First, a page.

If you were to use a sealant in the cracks, you would not use silicone. A self-leveling polyurethane sealant is the standard, though any good quality polyurethane caulk would work.
The sump failure is a conjecture, as would be any remote diagnosis of the situation.
R
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wrote:

Just walk away. A cracked up 14 year-old basement floor is just bad news. Don't let anybody tell you what you saw is "normal." If it was, why are you even mentioning it? Your instincts are working. You're house hunting. How many cracked basement floors are you seeing?
--Vic
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On 9/21/2011 11:57 AM, Bryce wrote:

I'm not a sump pump fan. Often when you need it most, during a storm, power goes out. Woman down the street had her's on battery back-up but it failed too and she got maybe 3 inches of water in her basement.
Also have neighbors near her that hit a spring in digging foundation and their sump pump runs constantly.
When buying a house you should always look for water marks in basement. Also important to look at straightness of walls as a buckled wall could be a failure in the future.
With today's real estate "buyers market" there is plenty to choose from.
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On Sep 21, 6:22pm, "Stormin Mormon"

I just installed a water-jet back-up sump pump, in addition to the two pumps already in the pit. My wife didn't get the generator started quickly enough at the last power failure and I was out of town. Battery back-ups have not been powerful enough to last the length of some of our outages.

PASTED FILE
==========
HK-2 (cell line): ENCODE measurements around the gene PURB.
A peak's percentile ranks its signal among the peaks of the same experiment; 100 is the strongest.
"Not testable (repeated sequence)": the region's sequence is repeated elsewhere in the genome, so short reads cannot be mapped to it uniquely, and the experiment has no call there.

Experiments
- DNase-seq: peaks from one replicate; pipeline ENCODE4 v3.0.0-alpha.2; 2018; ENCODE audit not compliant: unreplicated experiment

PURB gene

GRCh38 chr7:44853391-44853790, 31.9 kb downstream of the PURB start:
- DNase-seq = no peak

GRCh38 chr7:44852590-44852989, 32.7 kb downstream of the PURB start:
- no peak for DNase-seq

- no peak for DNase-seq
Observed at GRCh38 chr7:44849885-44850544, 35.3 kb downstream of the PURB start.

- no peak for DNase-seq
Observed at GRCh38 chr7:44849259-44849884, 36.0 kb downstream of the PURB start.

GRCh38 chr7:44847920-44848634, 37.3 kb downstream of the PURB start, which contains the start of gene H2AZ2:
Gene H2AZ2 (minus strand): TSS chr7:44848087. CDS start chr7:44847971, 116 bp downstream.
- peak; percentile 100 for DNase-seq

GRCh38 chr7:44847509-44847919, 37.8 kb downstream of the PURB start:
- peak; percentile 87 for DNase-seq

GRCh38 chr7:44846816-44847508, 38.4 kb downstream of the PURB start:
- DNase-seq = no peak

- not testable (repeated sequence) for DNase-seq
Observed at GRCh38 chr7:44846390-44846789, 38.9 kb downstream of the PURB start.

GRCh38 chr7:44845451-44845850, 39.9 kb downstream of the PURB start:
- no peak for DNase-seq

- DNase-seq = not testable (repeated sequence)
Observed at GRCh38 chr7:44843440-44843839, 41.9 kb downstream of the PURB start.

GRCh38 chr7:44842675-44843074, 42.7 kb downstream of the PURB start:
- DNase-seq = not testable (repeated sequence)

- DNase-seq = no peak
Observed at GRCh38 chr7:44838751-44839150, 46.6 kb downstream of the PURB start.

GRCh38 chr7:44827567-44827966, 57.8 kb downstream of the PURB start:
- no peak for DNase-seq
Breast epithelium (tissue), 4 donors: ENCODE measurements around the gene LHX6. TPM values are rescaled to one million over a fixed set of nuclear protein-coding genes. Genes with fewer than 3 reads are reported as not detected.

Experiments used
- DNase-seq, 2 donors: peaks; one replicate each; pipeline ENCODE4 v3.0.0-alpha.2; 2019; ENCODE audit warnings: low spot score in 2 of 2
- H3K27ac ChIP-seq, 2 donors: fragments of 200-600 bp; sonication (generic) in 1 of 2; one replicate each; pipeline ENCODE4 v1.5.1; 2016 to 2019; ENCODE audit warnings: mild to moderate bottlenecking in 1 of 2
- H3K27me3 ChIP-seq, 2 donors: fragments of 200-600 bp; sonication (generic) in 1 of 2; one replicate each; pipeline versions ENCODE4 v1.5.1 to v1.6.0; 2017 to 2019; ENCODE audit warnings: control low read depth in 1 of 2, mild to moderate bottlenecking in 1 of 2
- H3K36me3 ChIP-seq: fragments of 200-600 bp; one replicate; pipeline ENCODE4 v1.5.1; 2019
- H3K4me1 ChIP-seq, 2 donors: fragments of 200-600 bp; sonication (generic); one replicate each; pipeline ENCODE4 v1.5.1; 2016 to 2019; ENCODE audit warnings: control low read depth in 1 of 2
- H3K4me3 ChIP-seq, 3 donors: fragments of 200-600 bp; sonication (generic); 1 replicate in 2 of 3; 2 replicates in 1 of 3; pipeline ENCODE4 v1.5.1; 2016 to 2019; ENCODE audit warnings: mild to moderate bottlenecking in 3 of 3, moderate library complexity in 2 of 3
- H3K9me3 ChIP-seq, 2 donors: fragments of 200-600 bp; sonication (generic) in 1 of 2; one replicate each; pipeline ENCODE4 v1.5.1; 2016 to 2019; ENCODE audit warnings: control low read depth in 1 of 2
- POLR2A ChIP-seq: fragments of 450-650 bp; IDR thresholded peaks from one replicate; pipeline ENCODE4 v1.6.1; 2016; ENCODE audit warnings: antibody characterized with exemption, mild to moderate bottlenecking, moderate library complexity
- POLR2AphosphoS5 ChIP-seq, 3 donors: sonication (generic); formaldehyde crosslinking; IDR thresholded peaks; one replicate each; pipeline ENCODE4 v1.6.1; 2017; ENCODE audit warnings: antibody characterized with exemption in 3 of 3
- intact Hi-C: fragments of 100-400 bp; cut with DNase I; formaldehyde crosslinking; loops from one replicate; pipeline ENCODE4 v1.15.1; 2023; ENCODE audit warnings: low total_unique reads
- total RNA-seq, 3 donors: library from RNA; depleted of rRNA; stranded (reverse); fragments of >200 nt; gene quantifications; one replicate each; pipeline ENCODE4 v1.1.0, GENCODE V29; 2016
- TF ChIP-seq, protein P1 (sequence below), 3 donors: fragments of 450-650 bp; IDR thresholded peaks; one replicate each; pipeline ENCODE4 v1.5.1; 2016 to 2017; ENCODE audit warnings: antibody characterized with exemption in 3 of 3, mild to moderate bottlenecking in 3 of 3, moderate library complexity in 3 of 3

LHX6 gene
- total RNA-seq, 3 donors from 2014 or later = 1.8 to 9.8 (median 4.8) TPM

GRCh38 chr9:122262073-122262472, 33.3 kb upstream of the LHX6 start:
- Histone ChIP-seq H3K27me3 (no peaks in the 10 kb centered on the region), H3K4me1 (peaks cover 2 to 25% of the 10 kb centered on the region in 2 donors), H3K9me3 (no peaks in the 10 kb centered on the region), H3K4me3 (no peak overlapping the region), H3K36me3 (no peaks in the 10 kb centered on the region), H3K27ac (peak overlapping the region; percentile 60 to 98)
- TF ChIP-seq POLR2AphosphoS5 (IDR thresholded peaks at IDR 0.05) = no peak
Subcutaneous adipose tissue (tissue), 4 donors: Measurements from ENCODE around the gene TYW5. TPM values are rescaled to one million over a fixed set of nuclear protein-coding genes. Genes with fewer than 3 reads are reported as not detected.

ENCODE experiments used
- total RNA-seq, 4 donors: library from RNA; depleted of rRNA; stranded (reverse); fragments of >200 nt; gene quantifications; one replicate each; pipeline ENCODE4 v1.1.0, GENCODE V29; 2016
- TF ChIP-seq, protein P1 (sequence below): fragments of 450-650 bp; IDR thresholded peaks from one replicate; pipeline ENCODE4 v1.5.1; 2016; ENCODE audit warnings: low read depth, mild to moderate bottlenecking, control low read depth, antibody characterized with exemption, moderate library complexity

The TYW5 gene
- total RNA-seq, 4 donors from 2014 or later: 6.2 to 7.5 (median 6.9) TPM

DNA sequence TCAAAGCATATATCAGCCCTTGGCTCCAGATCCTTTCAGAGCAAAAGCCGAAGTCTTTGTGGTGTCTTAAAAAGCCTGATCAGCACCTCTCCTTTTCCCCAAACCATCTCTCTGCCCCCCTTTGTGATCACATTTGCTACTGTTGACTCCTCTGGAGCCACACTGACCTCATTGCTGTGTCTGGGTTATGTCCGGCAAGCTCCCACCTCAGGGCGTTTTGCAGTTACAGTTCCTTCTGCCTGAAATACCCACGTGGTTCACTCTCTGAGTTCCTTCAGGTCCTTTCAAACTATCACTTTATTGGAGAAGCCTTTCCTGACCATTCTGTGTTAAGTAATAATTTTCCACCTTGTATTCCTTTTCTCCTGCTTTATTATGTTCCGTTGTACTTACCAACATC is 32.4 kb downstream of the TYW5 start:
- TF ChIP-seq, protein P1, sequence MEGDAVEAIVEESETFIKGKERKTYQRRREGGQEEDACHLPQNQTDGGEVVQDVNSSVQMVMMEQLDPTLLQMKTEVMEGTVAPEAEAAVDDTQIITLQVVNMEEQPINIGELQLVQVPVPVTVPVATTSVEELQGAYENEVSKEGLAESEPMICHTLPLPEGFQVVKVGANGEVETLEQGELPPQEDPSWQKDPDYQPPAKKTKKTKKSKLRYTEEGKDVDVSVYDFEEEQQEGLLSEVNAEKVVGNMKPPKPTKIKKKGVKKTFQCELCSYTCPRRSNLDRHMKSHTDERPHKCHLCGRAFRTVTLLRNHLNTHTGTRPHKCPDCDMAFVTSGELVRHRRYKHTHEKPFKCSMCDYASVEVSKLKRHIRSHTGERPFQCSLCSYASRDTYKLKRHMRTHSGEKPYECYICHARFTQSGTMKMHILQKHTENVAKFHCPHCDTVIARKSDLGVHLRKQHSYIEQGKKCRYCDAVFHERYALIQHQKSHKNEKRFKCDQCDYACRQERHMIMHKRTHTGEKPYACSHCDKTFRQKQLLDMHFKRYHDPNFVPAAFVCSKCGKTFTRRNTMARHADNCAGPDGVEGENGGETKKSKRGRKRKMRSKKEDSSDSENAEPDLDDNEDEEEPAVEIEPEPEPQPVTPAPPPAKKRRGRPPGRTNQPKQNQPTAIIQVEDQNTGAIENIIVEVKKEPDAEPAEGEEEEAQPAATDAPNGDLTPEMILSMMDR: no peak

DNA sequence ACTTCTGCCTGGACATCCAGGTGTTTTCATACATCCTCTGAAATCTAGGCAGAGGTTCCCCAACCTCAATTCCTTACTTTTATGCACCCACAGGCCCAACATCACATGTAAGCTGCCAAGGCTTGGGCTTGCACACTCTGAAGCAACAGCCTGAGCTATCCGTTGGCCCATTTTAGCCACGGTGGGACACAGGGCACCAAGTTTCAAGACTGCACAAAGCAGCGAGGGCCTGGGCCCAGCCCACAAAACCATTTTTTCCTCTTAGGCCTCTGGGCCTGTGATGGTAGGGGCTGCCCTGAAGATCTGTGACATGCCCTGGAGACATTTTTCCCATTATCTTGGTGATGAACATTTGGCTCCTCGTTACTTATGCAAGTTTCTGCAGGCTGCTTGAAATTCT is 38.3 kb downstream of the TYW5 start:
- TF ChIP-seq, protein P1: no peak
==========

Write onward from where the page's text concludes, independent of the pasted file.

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wrote:

You really felt it necessary to lay the blame on your wife? Perhaps she was too busy celebrating you being out of town to care much about the house.
R
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Cracking along 14yr old control joints is ok. Cracking along EVERY 14yr old control joint is... still kinda ok, but peculiar. Sand along these cracks is probably bad. I can speculate that the groundwater pressure was so great as to overwhelm any (existing conduit?) or overland route to the sump such that water started welling up wherever it could (i.e. every crack on the floor). Look for water marks on the wall or on the side of the furnace/ boiler. Look to see what, if anything, the current homeowner stores in the basement. Look at the lay of the land and see if you could install (at significant future cost) a perimeter foundation drain that would flow via gravity to daylight so that you needn't rely 100% on electricity and a sump pump.